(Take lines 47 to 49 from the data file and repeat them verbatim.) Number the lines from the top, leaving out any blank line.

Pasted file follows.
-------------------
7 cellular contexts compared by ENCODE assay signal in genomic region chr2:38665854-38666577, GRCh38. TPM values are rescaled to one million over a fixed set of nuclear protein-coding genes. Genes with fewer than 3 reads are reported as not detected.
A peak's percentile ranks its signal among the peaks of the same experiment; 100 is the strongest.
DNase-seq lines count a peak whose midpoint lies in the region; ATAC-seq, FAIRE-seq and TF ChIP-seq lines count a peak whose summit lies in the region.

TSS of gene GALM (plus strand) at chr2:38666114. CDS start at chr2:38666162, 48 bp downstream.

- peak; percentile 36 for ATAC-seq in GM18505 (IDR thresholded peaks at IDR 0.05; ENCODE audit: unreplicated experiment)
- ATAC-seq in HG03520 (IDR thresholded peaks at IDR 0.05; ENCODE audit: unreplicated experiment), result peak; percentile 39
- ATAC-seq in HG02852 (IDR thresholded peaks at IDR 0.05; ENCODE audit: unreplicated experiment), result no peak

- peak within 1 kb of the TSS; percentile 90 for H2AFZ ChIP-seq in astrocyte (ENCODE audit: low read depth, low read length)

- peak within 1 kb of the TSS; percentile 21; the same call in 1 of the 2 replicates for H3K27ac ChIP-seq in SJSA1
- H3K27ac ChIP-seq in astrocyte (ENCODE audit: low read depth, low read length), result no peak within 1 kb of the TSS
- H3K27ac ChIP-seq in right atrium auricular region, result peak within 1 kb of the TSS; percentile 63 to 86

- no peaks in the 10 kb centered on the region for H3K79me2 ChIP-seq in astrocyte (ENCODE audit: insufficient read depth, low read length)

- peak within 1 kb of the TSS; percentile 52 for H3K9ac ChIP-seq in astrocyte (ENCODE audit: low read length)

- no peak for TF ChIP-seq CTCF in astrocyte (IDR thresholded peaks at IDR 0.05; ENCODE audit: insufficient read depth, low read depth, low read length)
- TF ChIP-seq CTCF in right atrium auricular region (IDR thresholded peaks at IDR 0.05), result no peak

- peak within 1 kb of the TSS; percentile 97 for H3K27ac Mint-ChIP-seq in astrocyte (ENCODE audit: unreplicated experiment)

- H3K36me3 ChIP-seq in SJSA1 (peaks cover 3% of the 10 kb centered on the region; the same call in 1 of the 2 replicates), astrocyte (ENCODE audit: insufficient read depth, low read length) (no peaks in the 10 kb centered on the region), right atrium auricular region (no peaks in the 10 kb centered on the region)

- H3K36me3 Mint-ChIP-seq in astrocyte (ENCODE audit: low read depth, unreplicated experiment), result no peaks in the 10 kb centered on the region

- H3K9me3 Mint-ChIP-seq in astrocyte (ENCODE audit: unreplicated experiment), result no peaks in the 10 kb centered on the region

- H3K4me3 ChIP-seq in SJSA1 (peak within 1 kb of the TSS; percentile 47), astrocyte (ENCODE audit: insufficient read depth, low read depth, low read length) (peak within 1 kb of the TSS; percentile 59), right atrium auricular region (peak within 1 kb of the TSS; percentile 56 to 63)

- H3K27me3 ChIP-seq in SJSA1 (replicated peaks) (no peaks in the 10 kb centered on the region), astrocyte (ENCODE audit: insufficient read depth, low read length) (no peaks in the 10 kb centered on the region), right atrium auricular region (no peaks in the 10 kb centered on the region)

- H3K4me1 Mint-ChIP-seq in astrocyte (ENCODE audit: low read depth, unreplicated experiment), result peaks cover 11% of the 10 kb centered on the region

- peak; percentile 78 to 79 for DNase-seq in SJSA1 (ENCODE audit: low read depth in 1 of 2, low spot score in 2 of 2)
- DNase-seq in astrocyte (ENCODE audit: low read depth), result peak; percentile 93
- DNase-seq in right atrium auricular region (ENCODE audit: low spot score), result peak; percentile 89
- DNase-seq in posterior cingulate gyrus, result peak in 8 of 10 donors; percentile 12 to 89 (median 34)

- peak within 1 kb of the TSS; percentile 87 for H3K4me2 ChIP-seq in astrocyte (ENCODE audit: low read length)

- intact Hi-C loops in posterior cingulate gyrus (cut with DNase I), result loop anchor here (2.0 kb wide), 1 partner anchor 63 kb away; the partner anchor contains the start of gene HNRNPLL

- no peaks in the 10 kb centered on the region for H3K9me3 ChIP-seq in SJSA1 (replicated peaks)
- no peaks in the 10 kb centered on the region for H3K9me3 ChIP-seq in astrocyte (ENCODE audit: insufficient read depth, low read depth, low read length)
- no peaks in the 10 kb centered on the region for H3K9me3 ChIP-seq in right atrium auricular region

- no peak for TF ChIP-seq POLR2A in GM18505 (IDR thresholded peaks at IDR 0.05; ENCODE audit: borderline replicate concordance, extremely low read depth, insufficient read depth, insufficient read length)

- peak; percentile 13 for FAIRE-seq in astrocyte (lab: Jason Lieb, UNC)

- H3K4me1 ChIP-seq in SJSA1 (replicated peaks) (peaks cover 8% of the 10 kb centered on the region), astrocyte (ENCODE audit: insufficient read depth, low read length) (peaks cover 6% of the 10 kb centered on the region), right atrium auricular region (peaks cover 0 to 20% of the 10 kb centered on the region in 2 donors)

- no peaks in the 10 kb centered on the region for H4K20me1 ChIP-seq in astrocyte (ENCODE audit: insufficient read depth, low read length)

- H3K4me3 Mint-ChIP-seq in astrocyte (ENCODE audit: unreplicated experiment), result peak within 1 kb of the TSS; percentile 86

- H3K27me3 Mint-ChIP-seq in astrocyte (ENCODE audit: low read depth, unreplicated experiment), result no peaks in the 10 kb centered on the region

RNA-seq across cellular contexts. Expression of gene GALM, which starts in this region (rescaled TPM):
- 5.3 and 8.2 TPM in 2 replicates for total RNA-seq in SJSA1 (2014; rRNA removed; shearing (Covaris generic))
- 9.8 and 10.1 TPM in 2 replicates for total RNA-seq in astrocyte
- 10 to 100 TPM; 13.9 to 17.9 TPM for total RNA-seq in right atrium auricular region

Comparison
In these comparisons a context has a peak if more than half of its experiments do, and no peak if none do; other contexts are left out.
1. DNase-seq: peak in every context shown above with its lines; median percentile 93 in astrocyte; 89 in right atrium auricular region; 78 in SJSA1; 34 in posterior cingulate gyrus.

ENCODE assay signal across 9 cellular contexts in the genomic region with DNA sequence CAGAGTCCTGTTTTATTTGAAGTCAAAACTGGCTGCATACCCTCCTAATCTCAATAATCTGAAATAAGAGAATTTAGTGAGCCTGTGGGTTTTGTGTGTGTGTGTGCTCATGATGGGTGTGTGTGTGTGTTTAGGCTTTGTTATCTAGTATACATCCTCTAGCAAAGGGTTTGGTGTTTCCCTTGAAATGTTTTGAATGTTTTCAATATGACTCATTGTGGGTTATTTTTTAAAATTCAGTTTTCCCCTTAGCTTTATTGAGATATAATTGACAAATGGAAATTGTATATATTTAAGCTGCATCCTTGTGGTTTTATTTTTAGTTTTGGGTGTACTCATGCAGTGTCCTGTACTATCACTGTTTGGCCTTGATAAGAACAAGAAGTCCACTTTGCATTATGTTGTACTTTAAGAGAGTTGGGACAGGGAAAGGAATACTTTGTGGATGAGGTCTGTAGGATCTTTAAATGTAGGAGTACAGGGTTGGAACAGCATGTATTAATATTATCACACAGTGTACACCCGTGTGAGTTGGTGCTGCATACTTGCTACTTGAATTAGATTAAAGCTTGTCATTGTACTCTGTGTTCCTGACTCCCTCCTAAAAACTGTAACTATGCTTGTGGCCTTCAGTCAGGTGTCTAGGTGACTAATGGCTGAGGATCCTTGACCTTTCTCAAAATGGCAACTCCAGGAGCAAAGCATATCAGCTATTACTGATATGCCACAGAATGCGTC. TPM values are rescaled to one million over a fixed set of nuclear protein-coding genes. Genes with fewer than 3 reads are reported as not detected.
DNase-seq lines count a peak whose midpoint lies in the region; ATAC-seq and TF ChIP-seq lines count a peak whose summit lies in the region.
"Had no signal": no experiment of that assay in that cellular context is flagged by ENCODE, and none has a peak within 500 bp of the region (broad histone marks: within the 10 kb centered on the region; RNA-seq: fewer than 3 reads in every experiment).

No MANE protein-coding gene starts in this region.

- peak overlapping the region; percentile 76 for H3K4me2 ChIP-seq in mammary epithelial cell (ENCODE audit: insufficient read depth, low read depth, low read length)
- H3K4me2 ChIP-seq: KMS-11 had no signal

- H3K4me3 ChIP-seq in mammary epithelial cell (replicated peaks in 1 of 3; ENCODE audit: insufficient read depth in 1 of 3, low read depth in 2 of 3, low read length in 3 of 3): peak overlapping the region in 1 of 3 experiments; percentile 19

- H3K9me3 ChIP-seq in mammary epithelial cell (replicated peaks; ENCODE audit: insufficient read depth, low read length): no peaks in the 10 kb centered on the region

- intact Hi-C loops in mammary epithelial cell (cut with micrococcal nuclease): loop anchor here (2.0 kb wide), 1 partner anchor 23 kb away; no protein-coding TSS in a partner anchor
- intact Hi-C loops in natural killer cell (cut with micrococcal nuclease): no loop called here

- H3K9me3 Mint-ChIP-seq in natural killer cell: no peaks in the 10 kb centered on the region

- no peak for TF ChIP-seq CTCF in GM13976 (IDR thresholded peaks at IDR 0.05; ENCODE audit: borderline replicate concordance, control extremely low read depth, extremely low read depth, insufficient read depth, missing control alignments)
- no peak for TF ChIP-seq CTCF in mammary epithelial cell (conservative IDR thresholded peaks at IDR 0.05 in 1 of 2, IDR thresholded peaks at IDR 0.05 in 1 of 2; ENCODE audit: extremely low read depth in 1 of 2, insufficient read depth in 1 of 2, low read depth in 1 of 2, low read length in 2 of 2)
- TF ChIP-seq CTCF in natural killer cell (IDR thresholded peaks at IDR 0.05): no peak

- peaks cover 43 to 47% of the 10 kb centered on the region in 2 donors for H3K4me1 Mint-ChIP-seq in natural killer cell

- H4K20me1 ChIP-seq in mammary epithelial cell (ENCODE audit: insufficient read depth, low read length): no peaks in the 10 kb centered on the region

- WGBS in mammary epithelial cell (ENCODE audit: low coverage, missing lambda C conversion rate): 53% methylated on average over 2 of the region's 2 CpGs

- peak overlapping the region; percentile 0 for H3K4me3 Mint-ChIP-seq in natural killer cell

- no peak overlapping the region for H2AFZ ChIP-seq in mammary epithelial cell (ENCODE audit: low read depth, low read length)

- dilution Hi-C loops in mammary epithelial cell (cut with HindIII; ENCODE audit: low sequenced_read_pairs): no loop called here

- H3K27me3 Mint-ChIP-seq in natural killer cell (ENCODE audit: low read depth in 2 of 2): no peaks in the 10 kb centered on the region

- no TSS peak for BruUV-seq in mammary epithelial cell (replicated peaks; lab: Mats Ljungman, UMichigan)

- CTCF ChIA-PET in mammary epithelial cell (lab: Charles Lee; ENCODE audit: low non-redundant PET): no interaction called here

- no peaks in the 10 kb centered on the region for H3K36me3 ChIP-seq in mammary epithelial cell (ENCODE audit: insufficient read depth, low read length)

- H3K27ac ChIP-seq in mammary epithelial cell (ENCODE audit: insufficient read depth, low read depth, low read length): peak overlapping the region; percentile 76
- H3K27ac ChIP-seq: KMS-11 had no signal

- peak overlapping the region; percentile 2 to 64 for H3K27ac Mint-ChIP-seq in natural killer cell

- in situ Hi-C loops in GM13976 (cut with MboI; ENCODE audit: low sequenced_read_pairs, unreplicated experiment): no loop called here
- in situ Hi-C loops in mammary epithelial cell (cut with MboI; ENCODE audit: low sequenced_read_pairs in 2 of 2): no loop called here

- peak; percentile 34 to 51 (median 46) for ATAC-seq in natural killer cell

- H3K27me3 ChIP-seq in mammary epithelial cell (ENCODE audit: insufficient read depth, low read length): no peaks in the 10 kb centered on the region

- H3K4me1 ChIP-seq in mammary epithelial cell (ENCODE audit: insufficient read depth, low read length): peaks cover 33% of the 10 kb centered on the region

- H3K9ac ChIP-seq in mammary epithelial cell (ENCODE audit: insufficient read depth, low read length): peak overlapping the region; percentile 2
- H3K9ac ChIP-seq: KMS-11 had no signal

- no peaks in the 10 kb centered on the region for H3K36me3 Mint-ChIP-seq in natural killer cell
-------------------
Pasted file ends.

"Had no signal": no experiment of that assay in that cellular context is flagged by ENCODE, and none has a peak within 500 bp of the region (broad histone marks: within the 10 kb centered on the region; RNA-seq: fewer than 3 reads in every experiment).

No MANE protein-coding gene starts in this region.

- peak overlapping the region; percentile 76 for H3K4me2 ChIP-seq in mammary epithelial cell (ENCODE audit: insufficient read depth, low read depth, low read length)